A contractor who installs and maintains charging stations for Tesla said his team heard about the layoffs this week while on their way to a job site. A fired Tesla employee told the contractor that the workers should go home and that the company would be in touch, Andrés Pinter, co-CEO of Bullet EV Charging Solutions, said by phone. A flood of Bullet emails to Tesla contacts came back.

About 24 hours after the fired Tesla employee reached out, another division of Tesla reached out and assured Bullet that work would resume on active construction sites, and that “they plan to pay us for the work that we have done. said Pinter. Tesla also indicated it plans to move forward with sites it ordered from Bullet and where work has not yet begun, in Texas, California and Colorado, he said.

The news sows confusion over the deals Tesla has made to open up part of its charging network to drivers from other brands, including Ford, General Motors, Volkswagen and others. Tesla did this to qualify for part of the $7.5 billion in federal funding to build new chargers.

“If you suddenly fire the entire team, when GM, Stellantis or VW want to make Supercharging possible for their customers, there is no one at Tesla to keep the lights on,” said Sam Abuelsamid, a charging expert at Guidehouse insights .

American motorists say a lack of reliable public charging stations is one of the main factors keeping them from purchasing electric vehicles. Gabe Klein, who helps oversee the federal charging push as executive director of the Joint Office of Energy and Transportation, says the administration remains committed to its goal of building 500,000 public charging ports by 2030. There are 183,000 today, and Klein said providers are too. adding thousands every month.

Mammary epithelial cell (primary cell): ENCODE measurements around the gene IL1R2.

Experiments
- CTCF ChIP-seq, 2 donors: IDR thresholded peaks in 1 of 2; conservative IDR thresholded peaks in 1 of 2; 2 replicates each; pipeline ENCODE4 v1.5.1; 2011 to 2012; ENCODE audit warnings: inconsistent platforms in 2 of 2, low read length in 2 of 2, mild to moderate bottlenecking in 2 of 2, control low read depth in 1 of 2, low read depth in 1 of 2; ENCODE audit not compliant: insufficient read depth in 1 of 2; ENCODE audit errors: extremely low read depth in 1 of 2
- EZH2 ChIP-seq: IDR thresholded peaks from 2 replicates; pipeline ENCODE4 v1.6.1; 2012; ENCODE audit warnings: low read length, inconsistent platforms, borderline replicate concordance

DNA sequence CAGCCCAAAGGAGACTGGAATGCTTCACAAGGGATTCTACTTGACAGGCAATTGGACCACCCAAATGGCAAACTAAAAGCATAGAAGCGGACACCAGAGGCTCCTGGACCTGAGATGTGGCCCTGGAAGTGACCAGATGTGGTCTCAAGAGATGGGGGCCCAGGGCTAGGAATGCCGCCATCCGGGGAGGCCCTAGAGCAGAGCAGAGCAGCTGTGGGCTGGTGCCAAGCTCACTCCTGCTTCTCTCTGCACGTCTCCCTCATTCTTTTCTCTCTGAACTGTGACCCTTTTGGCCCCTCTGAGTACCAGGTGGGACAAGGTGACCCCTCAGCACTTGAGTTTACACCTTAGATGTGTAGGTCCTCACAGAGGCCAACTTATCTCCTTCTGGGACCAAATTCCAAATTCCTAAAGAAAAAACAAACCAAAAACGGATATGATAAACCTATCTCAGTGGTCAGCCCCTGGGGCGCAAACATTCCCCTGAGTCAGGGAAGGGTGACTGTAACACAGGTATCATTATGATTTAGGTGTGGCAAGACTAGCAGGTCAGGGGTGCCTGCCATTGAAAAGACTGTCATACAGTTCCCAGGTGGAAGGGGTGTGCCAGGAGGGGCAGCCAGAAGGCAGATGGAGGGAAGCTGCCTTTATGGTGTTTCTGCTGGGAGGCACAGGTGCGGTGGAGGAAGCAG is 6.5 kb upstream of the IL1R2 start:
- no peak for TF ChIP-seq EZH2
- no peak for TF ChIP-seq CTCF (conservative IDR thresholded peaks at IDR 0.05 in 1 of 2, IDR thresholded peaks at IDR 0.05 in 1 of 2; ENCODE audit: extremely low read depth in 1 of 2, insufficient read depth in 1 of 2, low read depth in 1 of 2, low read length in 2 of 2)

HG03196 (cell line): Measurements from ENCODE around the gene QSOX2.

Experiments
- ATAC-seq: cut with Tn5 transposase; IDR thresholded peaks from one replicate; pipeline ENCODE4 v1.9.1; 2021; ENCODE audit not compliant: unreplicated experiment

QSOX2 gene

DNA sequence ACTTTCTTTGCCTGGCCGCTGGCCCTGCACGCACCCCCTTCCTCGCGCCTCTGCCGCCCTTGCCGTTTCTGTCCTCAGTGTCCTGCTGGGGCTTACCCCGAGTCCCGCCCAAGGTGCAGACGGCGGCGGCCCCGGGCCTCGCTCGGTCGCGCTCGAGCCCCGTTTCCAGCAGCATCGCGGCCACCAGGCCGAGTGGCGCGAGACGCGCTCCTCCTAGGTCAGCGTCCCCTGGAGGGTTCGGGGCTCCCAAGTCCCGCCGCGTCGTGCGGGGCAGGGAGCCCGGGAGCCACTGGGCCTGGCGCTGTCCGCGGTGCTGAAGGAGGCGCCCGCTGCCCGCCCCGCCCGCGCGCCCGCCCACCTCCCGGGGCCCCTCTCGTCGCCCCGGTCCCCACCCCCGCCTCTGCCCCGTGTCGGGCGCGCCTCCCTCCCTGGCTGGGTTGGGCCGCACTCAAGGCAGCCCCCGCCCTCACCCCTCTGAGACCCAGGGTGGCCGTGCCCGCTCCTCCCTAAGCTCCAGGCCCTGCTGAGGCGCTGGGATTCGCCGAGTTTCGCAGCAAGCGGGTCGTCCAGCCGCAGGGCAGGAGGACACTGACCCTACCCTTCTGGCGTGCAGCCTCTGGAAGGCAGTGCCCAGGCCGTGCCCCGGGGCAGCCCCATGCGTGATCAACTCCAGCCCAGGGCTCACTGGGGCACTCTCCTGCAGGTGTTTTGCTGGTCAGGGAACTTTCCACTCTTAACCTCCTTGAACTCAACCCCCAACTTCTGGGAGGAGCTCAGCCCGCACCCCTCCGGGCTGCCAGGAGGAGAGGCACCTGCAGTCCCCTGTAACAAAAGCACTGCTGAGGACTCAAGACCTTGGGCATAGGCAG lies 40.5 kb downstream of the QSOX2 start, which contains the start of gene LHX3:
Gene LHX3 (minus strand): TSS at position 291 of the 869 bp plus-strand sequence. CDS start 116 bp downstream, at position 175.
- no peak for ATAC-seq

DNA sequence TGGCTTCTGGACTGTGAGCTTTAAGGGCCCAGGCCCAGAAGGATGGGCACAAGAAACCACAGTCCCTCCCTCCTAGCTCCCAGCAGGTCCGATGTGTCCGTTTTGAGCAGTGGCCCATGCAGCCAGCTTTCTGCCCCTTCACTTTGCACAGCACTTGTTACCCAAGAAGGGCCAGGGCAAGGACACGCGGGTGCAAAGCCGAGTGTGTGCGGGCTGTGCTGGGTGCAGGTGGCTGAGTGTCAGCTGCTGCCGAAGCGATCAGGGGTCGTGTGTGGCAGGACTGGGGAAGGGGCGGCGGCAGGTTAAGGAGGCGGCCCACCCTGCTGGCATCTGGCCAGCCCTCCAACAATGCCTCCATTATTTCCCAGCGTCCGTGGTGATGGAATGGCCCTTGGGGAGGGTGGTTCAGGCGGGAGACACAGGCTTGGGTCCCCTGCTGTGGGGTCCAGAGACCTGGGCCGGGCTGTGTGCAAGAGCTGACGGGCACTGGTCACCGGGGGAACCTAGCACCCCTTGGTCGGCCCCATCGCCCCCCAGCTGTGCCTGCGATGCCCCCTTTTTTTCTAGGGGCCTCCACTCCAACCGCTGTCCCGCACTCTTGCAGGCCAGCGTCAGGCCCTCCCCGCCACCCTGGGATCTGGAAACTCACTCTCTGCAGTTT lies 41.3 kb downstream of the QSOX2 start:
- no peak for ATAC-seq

One of the biggest new investors is Ionna, a consortium of seven automakers that plans to add 30,000 fast chargers in urban areas and along highways. With all the layoffs at Tesla, there is now a whole range of charging expertise available for other providers to tap into, says Nick Nigro, founder of Atlas Public Policy.

The Tesla layoffs come at a tumultuous time for the company, which is grappling with declining sales, fierce competition from China and general uncertainty about its business prospects. Last month, Tesla told employees it would cut 10% of its workforce globally, raising concerns about the prospects of a company considered a bellwether for the state of the EV market.

In its first-quarter earnings report last week, the company reported a steeper-than-expected 55 percent drop in profit, which Musk attributed largely to declining demand in the EV industry in general. Musk tried to calm investors by making a series of bold pledges, including a boosted production timeline of a more “affordable” car, doubling down on the creation of a fully autonomous robotaxi and outlining nearly $1 billion in cost savings from job cuts.

Musk told investors that he expects sales to recover later this year, and that he is confident that autonomous and electric vehicles will “eventually dominate the market.”

“In the future, petrol cars that are not autonomous will be like riding a horse and using a flip phone,” he said.

But the dramatic staff cuts have fueled skepticism about how the company will deliver on its ambitious promises. The cuts announced last month affected more than 14,000 employees in departments such as sales, technology and policy. More than 3,300 of those cuts occurred in California alone, according to state documents.